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Monday, April 11

What Are You Struggling With As a Writer?

By Janice Hardy, @Janice_Hardy

No matter what stage a writer is at, there’s usually something giving them trouble.

If they’re just learning, it’s likely something technical such as show don’t tell, or point of view. It might even be coming up with ideas on what to write about.

Intermediate writers frequently struggle with finding the best way to tell their stories or figuring out what stories are the most marketable. It’s also common to have one or two technical issues that still trip them up.

Experienced writers face that elusive “something” that is keeping them from selling a manuscript or getting an agent—which can range from a technical element to a storytelling issue. These can be particularly frustrating because it’s often hard to know what that “something” is.

And finally, there are the professional writers, who commonly find themselves struggling with productivity and marketing. They’re trying to juggle writing and family in a publishing environment that demands more and more from authors every day, and there are only so many hours in that day.

Last week I asked you about your favorite writing conferences, and this week, I’d like to hear what writing issues keep you up at night.

What are you struggling with as a writer right now?

Over the next few weeks I’ll address as many as I can, and if they happen to fall outside my wheelhouse (such as a genre specific problem in a genre I don’t read or write in), I’ll bring in some extra guest authors to answer them.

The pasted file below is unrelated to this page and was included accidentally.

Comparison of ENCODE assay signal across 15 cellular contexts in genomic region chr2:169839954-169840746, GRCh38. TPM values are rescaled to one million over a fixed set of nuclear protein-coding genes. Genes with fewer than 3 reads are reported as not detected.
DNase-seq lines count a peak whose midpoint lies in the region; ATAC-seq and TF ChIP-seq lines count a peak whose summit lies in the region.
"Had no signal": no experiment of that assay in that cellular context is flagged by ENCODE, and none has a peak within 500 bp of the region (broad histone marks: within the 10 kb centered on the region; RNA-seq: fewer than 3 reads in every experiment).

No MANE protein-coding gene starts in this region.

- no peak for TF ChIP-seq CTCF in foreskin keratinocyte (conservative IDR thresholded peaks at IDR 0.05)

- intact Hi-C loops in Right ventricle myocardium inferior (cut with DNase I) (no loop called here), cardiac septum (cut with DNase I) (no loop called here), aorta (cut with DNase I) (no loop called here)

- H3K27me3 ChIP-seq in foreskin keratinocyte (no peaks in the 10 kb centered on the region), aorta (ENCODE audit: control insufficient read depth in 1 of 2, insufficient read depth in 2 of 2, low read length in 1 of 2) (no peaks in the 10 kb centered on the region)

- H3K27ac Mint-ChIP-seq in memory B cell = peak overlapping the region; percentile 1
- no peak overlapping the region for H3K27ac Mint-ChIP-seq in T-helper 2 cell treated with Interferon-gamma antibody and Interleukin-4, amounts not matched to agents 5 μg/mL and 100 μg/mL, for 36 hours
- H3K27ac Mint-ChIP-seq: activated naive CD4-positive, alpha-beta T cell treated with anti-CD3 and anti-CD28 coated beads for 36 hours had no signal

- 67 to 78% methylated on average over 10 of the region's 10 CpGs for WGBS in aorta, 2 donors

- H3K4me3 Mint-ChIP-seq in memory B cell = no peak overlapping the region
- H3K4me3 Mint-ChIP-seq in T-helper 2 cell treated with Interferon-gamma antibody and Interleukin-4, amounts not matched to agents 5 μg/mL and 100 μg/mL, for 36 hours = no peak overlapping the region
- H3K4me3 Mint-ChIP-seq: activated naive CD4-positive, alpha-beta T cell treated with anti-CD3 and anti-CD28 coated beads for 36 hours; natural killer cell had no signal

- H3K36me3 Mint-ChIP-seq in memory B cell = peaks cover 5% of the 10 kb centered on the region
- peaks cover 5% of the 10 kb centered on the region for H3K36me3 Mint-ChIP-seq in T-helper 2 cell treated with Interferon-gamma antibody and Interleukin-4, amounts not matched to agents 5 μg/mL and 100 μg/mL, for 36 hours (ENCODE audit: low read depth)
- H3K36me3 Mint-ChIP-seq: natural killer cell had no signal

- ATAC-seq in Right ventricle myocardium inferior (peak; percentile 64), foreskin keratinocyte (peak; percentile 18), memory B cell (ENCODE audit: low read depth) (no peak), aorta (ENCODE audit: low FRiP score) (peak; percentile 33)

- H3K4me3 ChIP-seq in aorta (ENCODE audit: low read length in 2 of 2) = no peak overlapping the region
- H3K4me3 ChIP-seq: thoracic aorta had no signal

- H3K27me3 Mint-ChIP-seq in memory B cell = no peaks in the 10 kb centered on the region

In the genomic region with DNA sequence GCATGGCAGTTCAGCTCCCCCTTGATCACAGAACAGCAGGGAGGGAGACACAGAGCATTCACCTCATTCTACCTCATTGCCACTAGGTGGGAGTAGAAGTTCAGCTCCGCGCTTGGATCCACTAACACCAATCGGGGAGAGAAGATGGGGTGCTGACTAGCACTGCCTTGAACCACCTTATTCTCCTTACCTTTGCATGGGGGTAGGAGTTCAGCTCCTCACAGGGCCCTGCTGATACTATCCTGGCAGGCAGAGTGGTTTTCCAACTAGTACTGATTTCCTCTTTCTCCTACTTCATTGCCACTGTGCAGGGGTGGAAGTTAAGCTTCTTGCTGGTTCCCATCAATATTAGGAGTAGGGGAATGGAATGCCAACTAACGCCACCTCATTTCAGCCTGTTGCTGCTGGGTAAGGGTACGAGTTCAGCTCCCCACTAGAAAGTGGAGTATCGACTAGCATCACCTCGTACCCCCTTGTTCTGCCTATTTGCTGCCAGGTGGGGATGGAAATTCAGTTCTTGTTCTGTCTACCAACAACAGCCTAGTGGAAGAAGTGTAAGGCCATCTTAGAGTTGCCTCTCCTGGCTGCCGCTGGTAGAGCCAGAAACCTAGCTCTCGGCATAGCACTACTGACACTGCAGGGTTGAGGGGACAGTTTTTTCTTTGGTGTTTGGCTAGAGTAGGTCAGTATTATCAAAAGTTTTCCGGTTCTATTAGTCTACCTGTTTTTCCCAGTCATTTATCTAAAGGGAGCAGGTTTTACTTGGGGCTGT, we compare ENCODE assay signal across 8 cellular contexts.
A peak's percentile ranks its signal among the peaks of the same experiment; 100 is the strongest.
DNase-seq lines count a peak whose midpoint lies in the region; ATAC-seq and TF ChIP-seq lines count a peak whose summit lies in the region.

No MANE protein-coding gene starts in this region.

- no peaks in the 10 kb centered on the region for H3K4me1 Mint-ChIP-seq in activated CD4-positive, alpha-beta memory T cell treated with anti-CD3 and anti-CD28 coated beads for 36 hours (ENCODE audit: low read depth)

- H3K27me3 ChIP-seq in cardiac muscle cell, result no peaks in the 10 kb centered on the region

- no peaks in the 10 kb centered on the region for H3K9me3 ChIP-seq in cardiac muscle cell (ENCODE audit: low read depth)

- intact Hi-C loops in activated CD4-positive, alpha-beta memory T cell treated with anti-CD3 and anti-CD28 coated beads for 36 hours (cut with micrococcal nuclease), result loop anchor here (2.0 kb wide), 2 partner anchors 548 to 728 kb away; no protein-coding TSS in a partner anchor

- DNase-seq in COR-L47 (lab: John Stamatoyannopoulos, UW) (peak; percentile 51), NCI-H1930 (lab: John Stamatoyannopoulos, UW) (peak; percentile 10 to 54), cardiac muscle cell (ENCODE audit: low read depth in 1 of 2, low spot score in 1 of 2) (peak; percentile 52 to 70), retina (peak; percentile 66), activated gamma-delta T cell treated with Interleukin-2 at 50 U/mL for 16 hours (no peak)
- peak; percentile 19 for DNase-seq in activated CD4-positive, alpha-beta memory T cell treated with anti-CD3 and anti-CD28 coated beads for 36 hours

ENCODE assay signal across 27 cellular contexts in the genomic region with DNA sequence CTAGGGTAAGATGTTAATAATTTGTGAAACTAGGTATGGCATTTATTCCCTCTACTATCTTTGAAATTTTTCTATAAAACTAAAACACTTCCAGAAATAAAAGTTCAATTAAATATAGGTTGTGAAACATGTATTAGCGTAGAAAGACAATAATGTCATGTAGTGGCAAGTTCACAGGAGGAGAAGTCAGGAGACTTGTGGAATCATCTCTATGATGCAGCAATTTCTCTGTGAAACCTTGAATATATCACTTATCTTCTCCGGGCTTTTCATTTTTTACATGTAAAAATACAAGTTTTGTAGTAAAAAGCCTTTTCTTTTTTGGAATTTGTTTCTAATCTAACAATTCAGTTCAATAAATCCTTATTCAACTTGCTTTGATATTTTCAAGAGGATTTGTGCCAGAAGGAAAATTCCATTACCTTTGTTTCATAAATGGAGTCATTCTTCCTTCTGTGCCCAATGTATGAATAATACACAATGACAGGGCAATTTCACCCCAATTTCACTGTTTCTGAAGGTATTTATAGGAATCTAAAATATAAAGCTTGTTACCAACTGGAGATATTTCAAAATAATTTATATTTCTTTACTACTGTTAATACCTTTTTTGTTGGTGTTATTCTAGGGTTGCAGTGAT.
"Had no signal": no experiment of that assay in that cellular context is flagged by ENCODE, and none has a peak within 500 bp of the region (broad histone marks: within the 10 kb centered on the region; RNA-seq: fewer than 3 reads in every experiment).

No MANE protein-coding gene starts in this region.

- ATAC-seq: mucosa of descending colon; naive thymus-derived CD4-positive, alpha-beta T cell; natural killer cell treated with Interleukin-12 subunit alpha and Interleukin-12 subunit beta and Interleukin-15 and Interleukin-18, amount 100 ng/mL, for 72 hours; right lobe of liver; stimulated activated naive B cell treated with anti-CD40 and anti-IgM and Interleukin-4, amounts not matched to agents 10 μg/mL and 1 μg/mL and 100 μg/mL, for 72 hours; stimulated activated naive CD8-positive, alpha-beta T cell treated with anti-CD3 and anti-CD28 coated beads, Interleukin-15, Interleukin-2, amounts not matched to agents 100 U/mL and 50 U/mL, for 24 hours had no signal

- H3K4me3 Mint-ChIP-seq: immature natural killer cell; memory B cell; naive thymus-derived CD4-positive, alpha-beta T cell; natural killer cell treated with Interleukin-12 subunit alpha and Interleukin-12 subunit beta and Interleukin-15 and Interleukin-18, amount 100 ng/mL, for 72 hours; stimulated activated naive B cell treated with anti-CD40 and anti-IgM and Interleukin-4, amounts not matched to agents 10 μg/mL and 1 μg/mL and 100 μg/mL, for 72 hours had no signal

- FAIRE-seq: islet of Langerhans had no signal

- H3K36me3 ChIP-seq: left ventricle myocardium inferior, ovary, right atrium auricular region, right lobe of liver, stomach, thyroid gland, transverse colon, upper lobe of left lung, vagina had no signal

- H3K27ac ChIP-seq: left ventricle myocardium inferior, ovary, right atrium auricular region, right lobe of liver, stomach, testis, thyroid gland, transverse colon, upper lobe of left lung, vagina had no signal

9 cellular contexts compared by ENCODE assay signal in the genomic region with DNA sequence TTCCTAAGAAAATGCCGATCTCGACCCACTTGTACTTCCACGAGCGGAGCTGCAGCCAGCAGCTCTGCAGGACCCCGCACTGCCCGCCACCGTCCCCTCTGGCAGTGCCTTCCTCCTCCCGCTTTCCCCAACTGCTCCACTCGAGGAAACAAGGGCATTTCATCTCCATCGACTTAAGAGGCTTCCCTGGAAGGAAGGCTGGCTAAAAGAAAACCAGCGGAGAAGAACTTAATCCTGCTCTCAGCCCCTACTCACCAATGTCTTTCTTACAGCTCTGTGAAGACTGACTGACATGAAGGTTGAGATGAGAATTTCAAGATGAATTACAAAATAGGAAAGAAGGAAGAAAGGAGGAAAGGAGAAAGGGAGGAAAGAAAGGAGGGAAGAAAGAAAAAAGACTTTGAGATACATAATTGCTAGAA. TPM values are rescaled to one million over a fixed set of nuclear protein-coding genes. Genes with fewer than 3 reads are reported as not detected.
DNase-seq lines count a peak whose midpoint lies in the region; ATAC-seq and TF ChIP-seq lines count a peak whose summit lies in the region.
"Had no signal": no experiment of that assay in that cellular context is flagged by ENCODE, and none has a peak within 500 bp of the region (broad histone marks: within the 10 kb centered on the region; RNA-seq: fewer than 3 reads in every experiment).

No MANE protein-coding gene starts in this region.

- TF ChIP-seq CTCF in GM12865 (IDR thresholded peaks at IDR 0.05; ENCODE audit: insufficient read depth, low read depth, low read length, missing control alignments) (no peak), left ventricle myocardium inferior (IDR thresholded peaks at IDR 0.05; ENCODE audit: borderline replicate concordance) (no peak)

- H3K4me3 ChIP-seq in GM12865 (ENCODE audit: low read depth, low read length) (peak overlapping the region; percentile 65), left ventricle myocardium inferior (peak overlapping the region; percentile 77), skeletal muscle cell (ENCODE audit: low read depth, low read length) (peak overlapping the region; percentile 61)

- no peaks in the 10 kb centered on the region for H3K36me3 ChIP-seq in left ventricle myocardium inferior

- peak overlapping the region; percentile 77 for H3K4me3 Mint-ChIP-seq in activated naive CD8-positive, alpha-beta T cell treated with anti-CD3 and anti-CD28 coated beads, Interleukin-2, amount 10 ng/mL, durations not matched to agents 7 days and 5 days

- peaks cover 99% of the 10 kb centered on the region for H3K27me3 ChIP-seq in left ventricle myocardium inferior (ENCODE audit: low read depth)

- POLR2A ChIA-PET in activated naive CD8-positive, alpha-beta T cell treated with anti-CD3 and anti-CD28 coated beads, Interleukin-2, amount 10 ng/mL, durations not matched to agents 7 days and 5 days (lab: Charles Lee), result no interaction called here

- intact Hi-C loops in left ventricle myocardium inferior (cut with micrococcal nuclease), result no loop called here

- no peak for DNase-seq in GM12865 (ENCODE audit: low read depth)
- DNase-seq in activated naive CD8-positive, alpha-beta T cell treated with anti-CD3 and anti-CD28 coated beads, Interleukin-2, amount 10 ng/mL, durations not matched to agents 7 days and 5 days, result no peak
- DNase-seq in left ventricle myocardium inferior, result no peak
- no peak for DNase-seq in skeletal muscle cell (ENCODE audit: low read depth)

Share your struggles in the comments (heck, use this as a chance to talk about issues with those who are also going through it as well), or feel free to email me your question at janice (at) janicehardy (dot) com.

Looking for tips on planning and writing your novel? Check out my book Planning Your Novel: Ideas and Structure, a series of self-guided workshops that help you turn your idea into a novel. 

Janice Hardy is the founder of Fiction University, and the author of the teen fantasy trilogy The Healing Wars, where she tapped into her own dark side to create a world where healing was dangerous, and those    with the best intentions often made the worst choices. Her novels include The Shifter(Picked as one of the 10 Books All Young Georgians Should Read, 2014) Blue Fire, and Darkfall from Balzer+Bray/Harper Collins. The first book in her Foundations of Fiction series, Planning Your Novel: Ideas and Structure is out now.

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